Facebook's 'Free Basics' campaign draws scorn
- Facebook launched its "Free Basics" service in India, saying that it "provides free access to essential internet services like communication, education, healthcare, employment, farming and more" to people "who can't afford to pay for data".
- However, despite its seemingly benevolent purpose, Free Basics is just another name for the Internet.org service, and Facebook has received scathing criticism from net neutrality activists for its craftiness.
WWW inventor becomes Free Basics' first critic
Tim Berners-Lee, the English computer scientist who invented the World Wide Web, attacked Facebook's Internet.org/Free Basics initiative in an interview with The Guardian, saying, "When it comes to compromising on net neutrality, I tend to say just say no."
Facebook rolls out 'Save Free Basics' campaign
- To counter the growing criticism, Facebook rolled out a campaign 'Save Free Basics'.
- Facebook's detractors have asserted that Free Basics, which applies zero-rating, a telecom business terminology for data that is promoted for an end user by a third-party, divides the internet into free and paid tiers.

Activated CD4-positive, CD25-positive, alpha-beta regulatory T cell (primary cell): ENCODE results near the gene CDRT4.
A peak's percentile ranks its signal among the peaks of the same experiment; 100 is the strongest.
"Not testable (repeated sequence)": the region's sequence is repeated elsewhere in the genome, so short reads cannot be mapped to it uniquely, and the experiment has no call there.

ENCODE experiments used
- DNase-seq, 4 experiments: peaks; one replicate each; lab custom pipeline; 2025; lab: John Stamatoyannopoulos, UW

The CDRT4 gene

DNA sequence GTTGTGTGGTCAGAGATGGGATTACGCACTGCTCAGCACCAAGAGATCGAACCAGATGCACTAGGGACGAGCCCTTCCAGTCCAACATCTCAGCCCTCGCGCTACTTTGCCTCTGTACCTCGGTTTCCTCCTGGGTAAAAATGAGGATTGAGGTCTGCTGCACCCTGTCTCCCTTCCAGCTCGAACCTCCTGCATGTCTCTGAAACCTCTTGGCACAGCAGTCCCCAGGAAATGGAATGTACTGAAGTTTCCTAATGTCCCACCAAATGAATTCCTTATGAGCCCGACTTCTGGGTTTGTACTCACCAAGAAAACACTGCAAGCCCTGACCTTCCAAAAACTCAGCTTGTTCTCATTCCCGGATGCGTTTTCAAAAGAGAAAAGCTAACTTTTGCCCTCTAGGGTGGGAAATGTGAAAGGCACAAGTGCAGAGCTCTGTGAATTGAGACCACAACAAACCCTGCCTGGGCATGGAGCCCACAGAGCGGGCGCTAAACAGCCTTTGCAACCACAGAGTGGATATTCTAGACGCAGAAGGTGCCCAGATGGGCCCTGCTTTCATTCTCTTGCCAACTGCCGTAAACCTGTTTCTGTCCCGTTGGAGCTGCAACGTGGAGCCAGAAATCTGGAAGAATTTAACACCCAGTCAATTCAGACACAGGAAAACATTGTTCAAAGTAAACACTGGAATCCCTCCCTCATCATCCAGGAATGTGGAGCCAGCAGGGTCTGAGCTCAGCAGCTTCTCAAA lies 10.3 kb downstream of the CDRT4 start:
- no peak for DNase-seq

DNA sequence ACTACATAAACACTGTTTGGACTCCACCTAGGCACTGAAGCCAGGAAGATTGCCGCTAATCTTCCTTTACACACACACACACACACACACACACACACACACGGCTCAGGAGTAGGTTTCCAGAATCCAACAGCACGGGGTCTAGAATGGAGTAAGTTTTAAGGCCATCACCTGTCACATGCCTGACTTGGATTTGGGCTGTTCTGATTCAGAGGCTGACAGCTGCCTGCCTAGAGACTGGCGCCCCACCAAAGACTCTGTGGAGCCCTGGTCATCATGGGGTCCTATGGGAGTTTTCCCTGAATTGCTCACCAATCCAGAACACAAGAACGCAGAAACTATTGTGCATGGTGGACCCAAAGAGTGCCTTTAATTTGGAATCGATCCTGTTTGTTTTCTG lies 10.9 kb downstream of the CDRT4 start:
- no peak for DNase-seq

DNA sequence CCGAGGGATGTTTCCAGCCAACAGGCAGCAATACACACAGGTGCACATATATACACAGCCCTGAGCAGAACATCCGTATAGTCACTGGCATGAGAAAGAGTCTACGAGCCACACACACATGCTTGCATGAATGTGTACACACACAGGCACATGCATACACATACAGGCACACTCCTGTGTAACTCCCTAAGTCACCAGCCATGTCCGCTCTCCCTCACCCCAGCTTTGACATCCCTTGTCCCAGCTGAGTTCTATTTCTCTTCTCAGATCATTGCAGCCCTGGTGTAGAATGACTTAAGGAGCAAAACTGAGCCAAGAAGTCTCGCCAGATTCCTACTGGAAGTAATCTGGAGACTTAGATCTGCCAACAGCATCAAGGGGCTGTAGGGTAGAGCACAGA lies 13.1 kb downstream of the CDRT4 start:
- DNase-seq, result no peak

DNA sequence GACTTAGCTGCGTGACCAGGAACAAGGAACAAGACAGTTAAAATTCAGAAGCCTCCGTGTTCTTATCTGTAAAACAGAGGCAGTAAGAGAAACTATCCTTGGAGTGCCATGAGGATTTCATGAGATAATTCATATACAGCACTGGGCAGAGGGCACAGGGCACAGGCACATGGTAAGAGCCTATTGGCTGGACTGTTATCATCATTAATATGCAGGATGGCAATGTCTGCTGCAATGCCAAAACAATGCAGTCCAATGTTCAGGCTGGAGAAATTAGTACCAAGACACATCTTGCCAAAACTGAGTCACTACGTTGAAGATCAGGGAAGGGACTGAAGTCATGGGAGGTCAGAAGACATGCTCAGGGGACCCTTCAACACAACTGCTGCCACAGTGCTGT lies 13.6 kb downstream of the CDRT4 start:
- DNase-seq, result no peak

- It therefore infringes on the postulate of net-neutrality, which states that all data should be handled equally.
TRAI puts Free Basics on hold
- The Telecom Regulatory Authority of India (TRAI) directed the interim stoppage of Facebook's Free Basics Internet plan.
- The agency summoned Facebook associate Reliance Communications to "put Free Basics on hold" while it ascertains whether Free Basics violates net neutrality or not.
- The service had been launched in 6 Indian states, allowing residents admittance to more than 3 dozen Web services.
World Bank: Newest opposer of Free Basics
- Free Basics, the free but limiting internet service that has locked horns with Indian authorities, has found another opponent - the World Bank.
- Its World Development Report called Free Basics, which is a component of Facebook's internet.org enterprise, the "antithesis of net neutrality and a distortion of markets".
- It also said any violation against net neutrality was a violation of human rights.
Wikimedia Foundation distances itself from Free Basics
- A US-based non-profit organisation- The Wikimedia Foundation which maintains and owns Wikipedia and other autonomous sites has also inched itself away from Facebook's Free Basics programme.
- The Foundation in a blog post clarified that though Wikipedia and other sites were incorporated under the Free Basics plan, the Foundation had not struck any deal with Facebook regarding the same.